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August 4, 2011

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Debate is over what to teach in US schools

MOST high school students in the United States are required to take a sex education class as part of their "Health" course.

Despite the fact that sex education differs by state and region, students are generally introduced to different methods of birth control, sexually transmitted diseases, how to resist pressures of having sex and the consequences of sex.

Some schools in the US start sex education as early as 5th grade. Now a college student at Northwestern University, 19-year-old Korean-American Paul Juhn was first exposed to the concept of sex in a middle school he attended in Illinois.

"In 5th grade, we had to watch a video about how sex worked," Juhn recalls. "It was only in 7th and 8th grades that we learned more about the technical details of sex. We watched a birth on video in 9th grade. At that point, it scared a lot of girls."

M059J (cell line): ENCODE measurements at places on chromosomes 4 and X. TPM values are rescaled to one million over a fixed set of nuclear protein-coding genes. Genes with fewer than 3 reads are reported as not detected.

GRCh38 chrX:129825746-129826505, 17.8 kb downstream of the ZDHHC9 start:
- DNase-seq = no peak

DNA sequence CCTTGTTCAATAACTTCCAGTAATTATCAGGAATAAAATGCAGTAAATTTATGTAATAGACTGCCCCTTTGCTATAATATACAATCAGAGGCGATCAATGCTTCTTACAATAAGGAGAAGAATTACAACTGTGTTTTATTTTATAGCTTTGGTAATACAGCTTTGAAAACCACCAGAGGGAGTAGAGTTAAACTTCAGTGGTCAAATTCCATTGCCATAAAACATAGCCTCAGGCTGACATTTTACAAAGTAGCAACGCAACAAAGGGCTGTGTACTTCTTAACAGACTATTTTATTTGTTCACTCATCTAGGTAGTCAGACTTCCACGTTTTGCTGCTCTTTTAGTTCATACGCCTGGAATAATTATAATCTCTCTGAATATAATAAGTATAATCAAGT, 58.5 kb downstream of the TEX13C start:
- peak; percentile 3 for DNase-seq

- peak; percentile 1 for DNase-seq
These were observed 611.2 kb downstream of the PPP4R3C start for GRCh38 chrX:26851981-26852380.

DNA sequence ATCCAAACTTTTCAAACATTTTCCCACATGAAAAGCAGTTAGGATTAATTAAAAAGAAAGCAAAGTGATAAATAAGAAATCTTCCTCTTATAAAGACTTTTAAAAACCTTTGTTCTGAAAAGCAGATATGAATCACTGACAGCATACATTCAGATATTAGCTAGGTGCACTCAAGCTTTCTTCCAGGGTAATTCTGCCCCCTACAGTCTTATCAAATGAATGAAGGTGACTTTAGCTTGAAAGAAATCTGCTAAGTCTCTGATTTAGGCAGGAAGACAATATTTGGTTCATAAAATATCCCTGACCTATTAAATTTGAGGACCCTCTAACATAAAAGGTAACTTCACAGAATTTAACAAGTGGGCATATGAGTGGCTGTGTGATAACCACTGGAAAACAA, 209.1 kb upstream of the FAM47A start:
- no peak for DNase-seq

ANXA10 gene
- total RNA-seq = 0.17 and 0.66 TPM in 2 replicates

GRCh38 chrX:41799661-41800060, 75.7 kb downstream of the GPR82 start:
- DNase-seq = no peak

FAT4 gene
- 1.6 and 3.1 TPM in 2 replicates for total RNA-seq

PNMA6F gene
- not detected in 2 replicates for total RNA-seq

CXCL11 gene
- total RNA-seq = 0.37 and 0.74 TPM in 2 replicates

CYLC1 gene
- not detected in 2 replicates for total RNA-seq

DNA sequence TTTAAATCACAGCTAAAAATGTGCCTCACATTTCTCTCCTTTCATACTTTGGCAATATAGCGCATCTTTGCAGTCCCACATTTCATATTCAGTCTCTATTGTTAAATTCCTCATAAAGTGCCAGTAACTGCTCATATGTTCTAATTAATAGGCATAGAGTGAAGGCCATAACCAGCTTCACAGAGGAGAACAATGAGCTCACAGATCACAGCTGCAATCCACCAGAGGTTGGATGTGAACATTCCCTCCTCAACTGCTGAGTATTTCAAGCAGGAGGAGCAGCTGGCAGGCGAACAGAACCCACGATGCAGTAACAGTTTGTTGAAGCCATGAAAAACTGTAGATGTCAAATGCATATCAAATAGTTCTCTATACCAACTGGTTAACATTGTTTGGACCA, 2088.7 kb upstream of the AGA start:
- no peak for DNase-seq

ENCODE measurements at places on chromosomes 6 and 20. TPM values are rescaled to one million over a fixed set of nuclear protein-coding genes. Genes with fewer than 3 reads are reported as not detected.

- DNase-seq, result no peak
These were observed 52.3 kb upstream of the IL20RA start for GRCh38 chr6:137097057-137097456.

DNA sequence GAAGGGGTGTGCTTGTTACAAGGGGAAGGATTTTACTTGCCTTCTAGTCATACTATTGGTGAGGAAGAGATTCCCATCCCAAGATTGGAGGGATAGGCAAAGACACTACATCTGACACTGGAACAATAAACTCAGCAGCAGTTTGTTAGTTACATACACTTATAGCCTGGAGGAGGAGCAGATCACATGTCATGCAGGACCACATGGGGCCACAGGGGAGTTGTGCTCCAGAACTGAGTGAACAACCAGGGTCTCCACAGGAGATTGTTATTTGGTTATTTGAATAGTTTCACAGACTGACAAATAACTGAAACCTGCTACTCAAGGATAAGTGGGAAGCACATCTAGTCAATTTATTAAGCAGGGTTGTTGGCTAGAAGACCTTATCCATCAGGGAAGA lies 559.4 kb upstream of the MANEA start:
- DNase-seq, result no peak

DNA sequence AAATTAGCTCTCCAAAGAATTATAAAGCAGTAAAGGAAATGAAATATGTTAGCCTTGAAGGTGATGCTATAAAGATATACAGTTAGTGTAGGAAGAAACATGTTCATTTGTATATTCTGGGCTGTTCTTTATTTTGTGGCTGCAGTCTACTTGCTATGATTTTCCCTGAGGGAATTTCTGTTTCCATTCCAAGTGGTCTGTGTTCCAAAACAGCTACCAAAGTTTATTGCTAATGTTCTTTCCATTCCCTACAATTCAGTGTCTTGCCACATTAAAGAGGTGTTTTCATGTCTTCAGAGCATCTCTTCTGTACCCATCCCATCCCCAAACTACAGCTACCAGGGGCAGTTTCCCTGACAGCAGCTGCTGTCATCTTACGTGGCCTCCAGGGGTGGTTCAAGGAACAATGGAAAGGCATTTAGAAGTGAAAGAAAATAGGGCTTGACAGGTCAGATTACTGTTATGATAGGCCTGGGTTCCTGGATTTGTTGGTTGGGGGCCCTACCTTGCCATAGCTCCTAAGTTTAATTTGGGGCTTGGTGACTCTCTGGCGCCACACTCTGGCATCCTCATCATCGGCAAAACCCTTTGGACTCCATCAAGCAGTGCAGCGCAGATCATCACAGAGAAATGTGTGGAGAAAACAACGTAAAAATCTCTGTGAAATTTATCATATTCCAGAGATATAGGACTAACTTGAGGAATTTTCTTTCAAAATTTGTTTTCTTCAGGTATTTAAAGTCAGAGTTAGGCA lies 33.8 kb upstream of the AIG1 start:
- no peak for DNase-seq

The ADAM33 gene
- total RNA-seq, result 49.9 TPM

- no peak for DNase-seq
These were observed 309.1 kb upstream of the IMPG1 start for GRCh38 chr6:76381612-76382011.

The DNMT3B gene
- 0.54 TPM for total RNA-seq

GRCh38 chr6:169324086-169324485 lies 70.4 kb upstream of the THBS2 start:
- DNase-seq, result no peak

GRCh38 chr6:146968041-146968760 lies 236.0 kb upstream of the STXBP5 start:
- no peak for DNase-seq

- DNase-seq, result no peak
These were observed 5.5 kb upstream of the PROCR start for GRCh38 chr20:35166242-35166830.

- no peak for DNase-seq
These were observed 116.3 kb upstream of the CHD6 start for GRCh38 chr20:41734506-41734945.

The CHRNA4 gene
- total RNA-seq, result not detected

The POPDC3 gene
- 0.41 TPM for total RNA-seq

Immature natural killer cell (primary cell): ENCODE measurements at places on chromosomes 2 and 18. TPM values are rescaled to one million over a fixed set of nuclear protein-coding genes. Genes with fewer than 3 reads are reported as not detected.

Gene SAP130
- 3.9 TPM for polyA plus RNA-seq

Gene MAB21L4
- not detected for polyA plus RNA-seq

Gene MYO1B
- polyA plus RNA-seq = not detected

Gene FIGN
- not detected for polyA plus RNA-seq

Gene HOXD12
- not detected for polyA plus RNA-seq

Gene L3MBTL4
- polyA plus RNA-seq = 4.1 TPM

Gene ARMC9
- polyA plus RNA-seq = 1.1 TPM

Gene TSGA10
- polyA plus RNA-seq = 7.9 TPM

While there is still much debate about whether sex education should be incorporated into curriculums in Chinese schools, the debate in the US revolves around the type of sex education taught.

While some states require schools to teach abstinence-only sex education, many argue this approach does not help teenagers who choose to be sexually active. Therefore, an increasing number of US schools are advocating comprehensive sex education, in which more focus is placed on how to avoid STDs and the use of contraceptives.

At the Shanghai American School (SAS), students are required to complete a unit of sex education as part of the curriculum. Graduate Farisia Thang, 17, says students were encouraged to refrain from having sex, but that information on safe sex was provided.

"During our health class, the teacher wanted us to do something more interactive - so she gave us each an eggplant and a condom. We practiced putting a condom onto the eggplant," Thang says.

"The whole experience was very awkward, especially since the boys and girls were not separated. Everyone was laughing - even the teacher laughed. But, along with what we learned about contraceptives and the consequences of sex, I guess the experience was informative."


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